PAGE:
I have a tax debt of ~$3000 and am trying to find the best method of paying it. I applied for a credit card that offers 0% APR for the first 12 months. As far as I can tell, this is a much better option than setting up a payment plan with the IRS because I'll dodge late fees and interest as long as I pay off the credit card with the first 12 months of having it and making regular payments on my credit card will boost my credit score. Am I missing something here? Why isn't this a good idea?

  • 2
    Possible duplicate of Are there any catches to a bank's offer of 0% convenience checks?
    – keshlam
    Apr 29, 2016 at 4:46
  • Depends, whats the APR in the end for if you accidentally overshoot the year goal?
    – James T
    Apr 29, 2016 at 9:50
  • 1
    The linked potential duplicate is similar, agreed. But, the accepted answer is relatively light on details. If no big objection, I'd like to close that one as dup, in favor of this, with @mhoran's detailed answer. Apr 29, 2016 at 10:16
  • @JoeTaxpayer It's not clear that the OP is talking about using a convenience check.
    – Ben Miller
    Apr 29, 2016 at 12:13
  • No, he's not. Although the fee for convenience check vs charging a tax payment are similar. Either way, I prefer to see this one stay open. Apr 29, 2016 at 12:34

2 Answers 2


There are several things to consider with this plan.

  • Most low percent for x months cards or offers have a penalty interest rate if you don't completely pay it all off on time. In some cases that will mean that they could hit you with all the interest they could have charged you with, just at the moment you thought you had finished paying off the debt.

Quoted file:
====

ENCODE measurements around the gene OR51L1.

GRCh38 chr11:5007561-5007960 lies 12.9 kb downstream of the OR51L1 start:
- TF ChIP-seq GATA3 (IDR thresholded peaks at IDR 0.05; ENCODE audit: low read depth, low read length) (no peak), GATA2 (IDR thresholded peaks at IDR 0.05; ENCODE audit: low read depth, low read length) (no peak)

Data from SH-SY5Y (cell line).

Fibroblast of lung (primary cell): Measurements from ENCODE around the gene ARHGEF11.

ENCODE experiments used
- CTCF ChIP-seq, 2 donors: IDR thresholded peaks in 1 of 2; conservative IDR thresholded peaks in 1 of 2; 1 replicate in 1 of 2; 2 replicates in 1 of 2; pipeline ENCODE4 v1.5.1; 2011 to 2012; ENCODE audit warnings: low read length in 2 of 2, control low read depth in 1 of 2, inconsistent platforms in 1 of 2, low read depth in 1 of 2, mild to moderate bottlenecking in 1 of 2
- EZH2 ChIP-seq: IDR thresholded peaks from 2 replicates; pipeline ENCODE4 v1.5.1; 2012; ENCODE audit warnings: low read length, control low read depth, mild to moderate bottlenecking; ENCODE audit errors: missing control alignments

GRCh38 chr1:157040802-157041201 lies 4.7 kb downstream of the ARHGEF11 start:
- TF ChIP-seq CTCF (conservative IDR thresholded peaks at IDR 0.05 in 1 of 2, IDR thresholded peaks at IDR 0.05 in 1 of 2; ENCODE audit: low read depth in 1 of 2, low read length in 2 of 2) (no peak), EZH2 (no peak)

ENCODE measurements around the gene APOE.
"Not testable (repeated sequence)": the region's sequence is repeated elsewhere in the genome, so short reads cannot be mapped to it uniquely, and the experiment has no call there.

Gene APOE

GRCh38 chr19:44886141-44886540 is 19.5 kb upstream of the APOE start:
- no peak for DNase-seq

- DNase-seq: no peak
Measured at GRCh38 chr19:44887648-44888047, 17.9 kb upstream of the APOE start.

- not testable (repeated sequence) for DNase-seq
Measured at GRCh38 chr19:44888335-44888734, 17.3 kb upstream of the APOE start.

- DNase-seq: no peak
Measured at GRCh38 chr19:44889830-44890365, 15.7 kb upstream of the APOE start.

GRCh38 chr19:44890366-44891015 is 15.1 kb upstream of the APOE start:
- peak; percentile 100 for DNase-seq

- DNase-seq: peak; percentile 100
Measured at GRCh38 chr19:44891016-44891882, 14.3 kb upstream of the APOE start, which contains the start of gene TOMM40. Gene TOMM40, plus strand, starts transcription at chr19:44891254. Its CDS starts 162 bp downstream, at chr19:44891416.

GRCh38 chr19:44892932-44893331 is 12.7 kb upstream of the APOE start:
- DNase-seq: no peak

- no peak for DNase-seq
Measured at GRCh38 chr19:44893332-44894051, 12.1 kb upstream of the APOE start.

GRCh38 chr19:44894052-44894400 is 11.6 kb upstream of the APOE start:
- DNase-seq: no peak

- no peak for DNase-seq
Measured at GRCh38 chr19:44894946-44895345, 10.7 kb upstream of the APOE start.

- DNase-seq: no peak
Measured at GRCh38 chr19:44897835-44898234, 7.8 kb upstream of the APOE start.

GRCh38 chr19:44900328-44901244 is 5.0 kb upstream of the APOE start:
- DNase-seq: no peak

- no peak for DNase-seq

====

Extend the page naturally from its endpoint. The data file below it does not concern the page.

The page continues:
• They can also have a penalty rate if one of the payments is late.

  • There can be a fee charged by the IRS to even use the card. From the IRS page Pay your Taxes by Debit or Credit Card, the fee is 1.87% to 2.25%. So you may have to do a cash advance from the card to the bank account before sending the money to the IRS to avoid this fee.

  • If you do use the cash advance feature of the card, make sure the fee for that isn't too high.

  • Don't use the card for anything else until the IRS debt is paid off. Otherwise additional purchases will not get the grace period, and could incur interest charges from the day of the purchase.


All of @mhoran_psprep's points are valid things to consider.

At the same time, the IRS is not a fun entity to owe money to. The penalty and interest clock will be ticking, and the IRS has debt collection options that no one else has, such as wage garnishment. You can compare the fees for dealing with the IRS and the fees for using the credit card and see which is better. Alternatively, a loan from a credit union might end up being a cheaper solution.

No matter which way you go, you'll want to pay this debt as fast as possible.

If you do decide to deal directly with the IRS, this article from U.S. News does a good job of discussing the procedure and also the possibility of getting a first-time penalty waiver. The IRS also has its own page about your payment options.

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